Can Safe Clinical Thinking be Taught?

Ian Walsh, A. Spence, James Murray

Research output: Contribution to conferencePosterpeer-review


OBJECTIVES: To determine if: (a) safe clinical decision making can be taught to undergraduate final year medical students and (b) if such students can be taught to specifically recognise illness severity from nominal clinical data. 
METHODS: 115 final year undergraduate medical students completed a 3 hour interactive Safe Thinking Workshop which focussed entirely on nontechnical skills such as potential perceptive pitfalls, attention to detail, teamwork and safe clinical decision making. The study involved students inspecting and interpreting a set of arterial blood gas results relating to a patient with acute respiratory distress, then answering a short questionnaire addressing biochemical diagnosis, clinical diagnosis and effective management. A separate question was embedded in the questionnaire to determine if astute students could determine the severity of the illness from the CO2 value provided. The study group (n = 58) completed the questionnaire immediately after the Safe Thinking Workshop, whilst the control group (n = 57) completed the questionnaire prior to the Workshop.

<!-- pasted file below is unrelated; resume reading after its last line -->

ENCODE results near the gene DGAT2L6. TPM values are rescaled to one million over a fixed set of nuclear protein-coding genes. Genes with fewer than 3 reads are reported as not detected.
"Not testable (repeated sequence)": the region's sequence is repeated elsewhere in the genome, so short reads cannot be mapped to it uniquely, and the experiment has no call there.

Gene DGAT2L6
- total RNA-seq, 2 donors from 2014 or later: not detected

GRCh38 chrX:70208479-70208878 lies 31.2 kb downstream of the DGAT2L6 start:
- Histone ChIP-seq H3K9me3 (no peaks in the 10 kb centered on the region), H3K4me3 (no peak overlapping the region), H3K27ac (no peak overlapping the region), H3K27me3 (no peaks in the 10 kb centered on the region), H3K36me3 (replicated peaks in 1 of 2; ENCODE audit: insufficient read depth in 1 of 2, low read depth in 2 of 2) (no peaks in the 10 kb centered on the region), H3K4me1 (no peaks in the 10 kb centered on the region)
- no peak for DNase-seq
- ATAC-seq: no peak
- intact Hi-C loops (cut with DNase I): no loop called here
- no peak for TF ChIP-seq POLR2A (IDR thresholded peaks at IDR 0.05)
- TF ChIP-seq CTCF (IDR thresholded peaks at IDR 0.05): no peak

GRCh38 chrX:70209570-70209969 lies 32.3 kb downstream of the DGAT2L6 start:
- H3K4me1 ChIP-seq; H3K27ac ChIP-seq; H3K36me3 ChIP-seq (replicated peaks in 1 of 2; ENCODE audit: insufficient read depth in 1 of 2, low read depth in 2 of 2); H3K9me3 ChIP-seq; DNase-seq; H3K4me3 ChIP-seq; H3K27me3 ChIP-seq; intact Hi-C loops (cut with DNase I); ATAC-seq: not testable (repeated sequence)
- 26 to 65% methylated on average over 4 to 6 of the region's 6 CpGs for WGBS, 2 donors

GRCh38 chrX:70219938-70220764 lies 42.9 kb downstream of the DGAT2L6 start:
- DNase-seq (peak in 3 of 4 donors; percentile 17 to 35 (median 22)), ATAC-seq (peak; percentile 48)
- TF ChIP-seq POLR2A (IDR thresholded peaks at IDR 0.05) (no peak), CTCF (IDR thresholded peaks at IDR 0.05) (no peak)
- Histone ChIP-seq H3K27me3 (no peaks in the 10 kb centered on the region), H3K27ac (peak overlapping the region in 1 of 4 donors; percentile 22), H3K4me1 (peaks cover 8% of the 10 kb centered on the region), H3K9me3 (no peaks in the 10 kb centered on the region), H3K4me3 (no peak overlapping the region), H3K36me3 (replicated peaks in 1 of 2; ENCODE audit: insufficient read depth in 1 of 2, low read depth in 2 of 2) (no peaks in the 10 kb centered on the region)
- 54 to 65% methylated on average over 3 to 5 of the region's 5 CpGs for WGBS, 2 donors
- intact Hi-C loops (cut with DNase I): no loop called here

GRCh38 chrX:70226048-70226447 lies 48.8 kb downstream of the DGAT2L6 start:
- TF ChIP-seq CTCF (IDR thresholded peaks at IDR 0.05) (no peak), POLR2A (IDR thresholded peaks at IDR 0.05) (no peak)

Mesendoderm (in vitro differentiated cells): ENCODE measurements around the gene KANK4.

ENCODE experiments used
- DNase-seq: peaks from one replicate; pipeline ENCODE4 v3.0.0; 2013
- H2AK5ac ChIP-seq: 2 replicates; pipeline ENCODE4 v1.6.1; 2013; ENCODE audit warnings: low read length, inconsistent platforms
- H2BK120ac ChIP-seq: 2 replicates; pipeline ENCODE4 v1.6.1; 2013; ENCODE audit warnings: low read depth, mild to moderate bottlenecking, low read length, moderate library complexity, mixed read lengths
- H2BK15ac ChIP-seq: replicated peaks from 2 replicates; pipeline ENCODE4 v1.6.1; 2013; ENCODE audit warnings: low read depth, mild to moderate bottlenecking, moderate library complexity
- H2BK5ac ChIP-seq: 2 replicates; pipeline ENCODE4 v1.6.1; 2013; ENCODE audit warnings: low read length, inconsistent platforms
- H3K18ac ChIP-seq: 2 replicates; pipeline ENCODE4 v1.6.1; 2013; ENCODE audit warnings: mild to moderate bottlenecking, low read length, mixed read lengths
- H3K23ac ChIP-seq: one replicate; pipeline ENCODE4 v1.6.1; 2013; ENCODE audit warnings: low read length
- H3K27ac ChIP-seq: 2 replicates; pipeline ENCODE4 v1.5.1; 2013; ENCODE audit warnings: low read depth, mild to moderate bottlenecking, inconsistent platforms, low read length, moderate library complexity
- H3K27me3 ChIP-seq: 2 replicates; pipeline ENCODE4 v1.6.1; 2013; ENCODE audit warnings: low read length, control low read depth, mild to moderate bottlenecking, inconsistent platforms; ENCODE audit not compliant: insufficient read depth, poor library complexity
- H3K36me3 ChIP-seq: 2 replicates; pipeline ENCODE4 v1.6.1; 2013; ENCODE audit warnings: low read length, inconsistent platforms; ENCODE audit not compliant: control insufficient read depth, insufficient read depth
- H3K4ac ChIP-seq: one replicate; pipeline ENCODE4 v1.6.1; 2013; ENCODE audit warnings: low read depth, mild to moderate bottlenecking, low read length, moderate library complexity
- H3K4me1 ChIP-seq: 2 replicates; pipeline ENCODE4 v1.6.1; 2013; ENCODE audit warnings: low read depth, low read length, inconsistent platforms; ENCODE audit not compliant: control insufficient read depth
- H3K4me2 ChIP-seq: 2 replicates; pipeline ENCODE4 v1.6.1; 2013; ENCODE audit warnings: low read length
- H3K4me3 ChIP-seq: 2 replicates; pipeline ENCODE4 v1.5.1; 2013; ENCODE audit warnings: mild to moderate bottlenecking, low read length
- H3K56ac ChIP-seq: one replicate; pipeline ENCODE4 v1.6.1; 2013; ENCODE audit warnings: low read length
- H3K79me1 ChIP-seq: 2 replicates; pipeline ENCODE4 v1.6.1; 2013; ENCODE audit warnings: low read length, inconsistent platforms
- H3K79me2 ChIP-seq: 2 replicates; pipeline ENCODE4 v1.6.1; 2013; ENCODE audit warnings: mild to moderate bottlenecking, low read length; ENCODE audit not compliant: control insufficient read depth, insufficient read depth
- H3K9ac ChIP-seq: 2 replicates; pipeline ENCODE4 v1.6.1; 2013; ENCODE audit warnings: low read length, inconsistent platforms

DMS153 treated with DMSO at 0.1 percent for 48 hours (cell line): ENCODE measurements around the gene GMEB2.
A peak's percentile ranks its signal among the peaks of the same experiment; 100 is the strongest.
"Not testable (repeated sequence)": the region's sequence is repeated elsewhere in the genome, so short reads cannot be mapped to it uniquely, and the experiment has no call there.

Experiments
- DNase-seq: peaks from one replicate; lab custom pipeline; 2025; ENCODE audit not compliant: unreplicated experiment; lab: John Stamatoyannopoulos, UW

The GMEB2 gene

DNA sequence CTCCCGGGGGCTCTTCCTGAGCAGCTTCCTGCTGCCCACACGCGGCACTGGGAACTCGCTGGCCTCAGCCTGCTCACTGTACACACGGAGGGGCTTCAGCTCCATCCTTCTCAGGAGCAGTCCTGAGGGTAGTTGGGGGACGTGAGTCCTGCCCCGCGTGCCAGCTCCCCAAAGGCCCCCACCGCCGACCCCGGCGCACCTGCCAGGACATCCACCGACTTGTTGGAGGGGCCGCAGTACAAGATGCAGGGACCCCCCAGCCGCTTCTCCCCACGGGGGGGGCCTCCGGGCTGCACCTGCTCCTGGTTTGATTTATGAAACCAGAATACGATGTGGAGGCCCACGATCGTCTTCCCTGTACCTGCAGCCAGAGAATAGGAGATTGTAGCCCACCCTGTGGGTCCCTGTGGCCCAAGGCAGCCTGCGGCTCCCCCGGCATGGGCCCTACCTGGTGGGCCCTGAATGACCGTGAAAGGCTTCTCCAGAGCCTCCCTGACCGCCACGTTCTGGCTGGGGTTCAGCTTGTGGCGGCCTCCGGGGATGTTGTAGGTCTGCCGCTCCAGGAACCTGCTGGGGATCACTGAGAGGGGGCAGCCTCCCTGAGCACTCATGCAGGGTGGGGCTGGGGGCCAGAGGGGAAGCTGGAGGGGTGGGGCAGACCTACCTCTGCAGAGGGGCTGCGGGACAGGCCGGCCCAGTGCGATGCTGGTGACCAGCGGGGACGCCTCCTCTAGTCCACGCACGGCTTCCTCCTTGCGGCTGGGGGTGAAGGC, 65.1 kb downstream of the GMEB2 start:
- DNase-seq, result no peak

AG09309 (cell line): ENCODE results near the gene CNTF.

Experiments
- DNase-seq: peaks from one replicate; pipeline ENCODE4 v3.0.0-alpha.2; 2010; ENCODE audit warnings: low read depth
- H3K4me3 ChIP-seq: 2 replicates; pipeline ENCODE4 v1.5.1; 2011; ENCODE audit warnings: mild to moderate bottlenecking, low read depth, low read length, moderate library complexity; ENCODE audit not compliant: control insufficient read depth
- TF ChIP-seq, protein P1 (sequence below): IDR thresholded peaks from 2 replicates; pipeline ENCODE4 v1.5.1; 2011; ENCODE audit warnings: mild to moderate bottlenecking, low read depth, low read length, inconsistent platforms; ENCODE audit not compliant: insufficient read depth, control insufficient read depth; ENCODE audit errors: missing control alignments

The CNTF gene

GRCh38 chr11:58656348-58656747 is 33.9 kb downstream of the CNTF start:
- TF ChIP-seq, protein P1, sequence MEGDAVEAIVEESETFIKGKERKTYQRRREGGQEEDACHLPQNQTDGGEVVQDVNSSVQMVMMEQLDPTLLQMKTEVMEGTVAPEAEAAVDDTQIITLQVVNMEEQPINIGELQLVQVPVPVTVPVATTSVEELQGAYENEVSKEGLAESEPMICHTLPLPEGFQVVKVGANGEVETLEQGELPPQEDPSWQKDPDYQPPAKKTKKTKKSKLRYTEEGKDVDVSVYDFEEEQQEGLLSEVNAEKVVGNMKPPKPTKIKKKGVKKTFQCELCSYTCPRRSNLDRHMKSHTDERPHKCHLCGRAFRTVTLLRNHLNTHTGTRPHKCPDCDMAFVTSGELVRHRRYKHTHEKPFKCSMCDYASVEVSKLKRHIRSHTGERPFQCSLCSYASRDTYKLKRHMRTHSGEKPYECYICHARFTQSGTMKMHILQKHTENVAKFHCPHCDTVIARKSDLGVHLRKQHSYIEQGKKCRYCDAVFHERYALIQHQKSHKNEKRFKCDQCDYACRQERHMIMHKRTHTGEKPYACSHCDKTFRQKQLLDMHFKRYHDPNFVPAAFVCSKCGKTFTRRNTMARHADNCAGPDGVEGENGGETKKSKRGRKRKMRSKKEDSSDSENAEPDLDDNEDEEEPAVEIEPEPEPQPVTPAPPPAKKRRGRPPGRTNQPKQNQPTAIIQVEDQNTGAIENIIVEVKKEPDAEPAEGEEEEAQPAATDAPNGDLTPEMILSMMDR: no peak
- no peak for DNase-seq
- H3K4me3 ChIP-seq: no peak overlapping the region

RESULTS: The mean total score for study students was 80.51%, with a mean total score of 63.86% for the control group (Student’s t-test; p<0.05). Correct classification of illness severity was observed in 10.35% of study students, compared with 3.51% of control students (p<0.05). 
CONCLUSION: These results suggest that safe clinical decision making and recognition of illness severity can be fostered by specific teaching in the nontechnical skill areas described above.
Original languageEnglish
Publication statusPublished - 20 Feb 2014
Event7th Annual Irish Network of Medical Educators Scientific Meeting - United Kingdom, Belfast, United Kingdom
Duration: 19 Feb 201421 Feb 2014


Conference7th Annual Irish Network of Medical Educators Scientific Meeting
Country/TerritoryUnited Kingdom


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